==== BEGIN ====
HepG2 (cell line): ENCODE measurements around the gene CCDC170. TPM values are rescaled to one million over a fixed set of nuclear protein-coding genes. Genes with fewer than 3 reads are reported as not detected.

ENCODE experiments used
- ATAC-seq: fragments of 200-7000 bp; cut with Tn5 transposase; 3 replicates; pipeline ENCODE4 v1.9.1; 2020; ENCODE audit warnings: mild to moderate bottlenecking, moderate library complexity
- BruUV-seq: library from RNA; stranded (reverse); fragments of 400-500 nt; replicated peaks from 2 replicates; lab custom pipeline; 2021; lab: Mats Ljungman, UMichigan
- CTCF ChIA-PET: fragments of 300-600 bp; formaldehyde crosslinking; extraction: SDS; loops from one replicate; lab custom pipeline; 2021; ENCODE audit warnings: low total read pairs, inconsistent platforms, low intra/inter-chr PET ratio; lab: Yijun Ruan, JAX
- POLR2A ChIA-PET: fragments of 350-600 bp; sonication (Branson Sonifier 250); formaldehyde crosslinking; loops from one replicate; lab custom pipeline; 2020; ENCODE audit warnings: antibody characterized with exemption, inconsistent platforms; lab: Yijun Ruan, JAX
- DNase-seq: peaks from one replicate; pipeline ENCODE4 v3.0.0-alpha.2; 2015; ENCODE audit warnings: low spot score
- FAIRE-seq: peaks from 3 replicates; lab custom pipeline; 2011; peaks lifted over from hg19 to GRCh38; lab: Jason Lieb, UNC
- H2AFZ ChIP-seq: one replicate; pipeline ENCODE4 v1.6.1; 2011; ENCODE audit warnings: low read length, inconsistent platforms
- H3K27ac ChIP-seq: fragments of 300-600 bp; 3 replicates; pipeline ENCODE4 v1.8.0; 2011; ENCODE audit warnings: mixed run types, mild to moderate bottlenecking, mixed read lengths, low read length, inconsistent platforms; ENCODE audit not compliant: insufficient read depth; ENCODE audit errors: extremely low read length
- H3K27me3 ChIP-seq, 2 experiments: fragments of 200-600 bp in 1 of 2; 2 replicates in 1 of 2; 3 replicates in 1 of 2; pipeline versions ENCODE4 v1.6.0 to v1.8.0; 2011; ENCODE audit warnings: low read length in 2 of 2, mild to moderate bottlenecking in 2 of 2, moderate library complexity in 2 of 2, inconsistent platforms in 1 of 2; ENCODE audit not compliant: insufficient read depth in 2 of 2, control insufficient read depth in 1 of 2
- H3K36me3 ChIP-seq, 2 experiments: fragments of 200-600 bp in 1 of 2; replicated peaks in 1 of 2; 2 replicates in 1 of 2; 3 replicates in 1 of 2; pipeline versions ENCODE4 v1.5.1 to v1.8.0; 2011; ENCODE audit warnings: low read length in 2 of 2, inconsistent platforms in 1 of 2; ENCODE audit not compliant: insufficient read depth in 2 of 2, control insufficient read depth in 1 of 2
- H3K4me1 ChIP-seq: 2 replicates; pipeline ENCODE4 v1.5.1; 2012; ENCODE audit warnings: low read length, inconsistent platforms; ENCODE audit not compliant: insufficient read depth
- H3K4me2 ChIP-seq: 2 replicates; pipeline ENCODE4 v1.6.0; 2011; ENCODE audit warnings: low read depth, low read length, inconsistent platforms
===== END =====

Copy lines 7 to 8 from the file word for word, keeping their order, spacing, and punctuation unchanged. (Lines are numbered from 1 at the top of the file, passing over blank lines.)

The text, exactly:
- DNase-seq: peaks from one replicate; pipeline ENCODE4 v3.0.0-alpha.2; 2015; ENCODE audit warnings: low spot score
- FAIRE-seq: peaks from 3 replicates; lab custom pipeline; 2011; peaks lifted over from hg19 to GRCh38; lab: Jason Lieb, UNC